Some remarks by Rico Lebrun that put contemporary art in perspective, excerpted from a letter from San Miguel de Allende, Mexico, June 1953:
My last hours in Mexico City were spent where we should have gone in the first place, the Museo Arqueologico, and I must say, never having seen Aztec sculpture in the real sale and material, I had no idea of its true quality and greatness. I wish we had gone there when we spent time at the Bellas Artes instead. David Smith and Calder appeared suddenly as the sophisticated joke of a century too tired and weak to be of account, Lipchitz a concocter, and Moore an essayist on the beauty of materials. The sublimating animal power of the pieces I saw is enormous. Their affinity with natural organic forces staggering. Scale counts, of course, and the surprise of scale and design is what hits you. Then the natural sense of life which fills the stone like a fruit ready to pop open. Cruelty, tenderness, comic sense, grandeur unparalleled. Not even the Egyptians matched them in grandeur.
All this is really too much to take at one blow. And everywhere the concept of living configurations, a use of metaphor, heads like fruit, fruit like heads, snakes like rolled thunder, scales like claws, segmentations of stones like buttocks and ribs–just in dividing a wall with no figure there; yet a wall with anatomy. Mesopotamia understood this; no other part of the world did. To me they are an absolute revelation, and if Rodin and Michelangelo were placed in that court, Christ help them! So you can imagine what that stuff would to the the Whitney show of contemporary etceteras….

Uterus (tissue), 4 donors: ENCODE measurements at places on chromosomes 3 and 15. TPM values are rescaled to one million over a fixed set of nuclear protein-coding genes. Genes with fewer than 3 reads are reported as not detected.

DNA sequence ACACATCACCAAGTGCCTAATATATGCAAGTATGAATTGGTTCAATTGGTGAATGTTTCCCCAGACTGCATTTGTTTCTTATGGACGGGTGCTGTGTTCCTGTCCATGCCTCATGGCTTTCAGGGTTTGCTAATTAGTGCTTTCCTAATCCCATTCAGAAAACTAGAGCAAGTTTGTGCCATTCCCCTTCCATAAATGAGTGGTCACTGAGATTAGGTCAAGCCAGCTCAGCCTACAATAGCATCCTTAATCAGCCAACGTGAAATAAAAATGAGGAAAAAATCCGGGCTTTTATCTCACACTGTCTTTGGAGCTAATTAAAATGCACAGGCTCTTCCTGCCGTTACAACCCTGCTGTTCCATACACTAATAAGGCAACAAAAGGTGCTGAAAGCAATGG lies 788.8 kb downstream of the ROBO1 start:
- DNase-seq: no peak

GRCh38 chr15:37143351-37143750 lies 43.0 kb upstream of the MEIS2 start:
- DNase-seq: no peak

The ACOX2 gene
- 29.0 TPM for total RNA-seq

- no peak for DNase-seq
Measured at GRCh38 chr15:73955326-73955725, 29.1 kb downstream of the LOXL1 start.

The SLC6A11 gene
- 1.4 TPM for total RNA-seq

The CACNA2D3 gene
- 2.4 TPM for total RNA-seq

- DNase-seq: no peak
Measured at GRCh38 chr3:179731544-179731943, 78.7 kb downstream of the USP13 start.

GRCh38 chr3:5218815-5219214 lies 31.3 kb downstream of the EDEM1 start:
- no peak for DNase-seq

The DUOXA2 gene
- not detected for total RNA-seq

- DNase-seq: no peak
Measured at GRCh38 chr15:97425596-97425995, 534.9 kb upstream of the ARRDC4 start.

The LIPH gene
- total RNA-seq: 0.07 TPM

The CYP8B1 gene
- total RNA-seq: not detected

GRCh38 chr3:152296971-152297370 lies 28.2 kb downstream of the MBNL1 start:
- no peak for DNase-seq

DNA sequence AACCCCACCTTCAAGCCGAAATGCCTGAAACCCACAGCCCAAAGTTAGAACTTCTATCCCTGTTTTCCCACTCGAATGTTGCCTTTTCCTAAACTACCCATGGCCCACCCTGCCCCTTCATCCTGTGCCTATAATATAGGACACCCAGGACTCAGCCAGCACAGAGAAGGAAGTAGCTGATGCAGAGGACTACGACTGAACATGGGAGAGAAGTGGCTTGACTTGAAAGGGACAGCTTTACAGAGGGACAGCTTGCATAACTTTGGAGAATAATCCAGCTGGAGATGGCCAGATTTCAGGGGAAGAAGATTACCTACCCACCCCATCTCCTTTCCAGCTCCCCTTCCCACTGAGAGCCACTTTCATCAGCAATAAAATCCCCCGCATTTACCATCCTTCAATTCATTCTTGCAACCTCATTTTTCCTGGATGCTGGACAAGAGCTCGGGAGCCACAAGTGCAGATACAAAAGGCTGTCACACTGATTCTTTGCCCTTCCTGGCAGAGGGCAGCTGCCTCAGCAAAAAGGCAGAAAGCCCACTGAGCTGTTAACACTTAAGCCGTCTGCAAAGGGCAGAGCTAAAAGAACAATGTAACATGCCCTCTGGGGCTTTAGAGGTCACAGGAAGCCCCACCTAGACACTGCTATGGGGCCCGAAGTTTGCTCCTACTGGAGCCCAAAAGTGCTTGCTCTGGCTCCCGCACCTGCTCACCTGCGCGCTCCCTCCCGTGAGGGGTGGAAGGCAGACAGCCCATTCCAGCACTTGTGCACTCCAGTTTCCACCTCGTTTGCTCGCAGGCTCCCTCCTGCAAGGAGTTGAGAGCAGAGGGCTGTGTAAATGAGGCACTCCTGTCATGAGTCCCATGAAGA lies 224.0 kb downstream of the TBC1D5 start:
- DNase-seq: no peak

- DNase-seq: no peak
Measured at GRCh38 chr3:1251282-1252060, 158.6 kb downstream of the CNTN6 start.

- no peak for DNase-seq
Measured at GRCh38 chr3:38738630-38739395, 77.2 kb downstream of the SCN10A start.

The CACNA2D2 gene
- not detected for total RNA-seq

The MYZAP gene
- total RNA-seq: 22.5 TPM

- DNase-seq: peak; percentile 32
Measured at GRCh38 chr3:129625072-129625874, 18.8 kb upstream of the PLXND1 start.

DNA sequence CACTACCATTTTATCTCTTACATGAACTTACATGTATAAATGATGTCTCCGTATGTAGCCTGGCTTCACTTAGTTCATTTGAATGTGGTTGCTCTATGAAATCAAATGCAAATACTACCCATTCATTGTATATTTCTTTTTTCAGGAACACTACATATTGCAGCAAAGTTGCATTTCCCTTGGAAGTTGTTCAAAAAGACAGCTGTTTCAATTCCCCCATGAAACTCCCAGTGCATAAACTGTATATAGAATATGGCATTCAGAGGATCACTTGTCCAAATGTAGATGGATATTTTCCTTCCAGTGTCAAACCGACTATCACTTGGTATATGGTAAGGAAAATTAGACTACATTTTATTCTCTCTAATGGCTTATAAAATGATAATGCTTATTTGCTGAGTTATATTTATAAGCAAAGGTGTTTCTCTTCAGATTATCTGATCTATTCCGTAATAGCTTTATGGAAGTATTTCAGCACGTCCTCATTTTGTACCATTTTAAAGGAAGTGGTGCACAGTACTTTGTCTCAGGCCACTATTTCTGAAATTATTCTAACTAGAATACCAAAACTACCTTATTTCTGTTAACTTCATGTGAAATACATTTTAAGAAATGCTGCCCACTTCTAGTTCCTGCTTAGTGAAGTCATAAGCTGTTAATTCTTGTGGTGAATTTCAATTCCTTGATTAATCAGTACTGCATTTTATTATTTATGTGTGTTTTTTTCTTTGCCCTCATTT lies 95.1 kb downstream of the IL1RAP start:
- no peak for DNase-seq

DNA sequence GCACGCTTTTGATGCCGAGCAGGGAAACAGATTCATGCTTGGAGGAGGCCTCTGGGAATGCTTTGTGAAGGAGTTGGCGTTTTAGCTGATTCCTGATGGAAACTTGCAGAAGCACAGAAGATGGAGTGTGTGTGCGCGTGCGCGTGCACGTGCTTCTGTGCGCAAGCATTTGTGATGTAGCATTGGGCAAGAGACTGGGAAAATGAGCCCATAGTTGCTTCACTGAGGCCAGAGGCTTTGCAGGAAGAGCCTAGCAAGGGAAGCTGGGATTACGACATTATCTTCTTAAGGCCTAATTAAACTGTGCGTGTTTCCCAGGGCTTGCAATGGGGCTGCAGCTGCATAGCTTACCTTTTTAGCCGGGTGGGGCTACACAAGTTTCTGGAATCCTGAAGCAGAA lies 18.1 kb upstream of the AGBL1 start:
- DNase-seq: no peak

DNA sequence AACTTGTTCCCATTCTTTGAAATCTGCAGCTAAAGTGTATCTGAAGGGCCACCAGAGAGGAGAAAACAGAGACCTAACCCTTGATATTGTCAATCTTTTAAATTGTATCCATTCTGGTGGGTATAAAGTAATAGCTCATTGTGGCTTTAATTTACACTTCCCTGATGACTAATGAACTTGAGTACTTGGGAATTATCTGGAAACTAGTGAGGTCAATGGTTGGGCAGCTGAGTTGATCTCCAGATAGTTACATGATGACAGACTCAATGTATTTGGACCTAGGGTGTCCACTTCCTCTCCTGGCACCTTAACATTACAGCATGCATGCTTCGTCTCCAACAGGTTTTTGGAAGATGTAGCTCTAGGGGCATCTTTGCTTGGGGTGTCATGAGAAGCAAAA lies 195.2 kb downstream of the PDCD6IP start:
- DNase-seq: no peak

Lebrun was also greatly impressed and influenced by the murals of Orozco who was a major influence on Pollock was well, as one can read in a certain period of his work.
Jose Clemente Orozco’s Pomona mural at left. Jackson Pollock drawing on right.
Rico Lebrun’s Pomona mural where the influence of Orozco and the massive Aztec sculptures he saw at the Archaeological Museum in Mexico City are evident: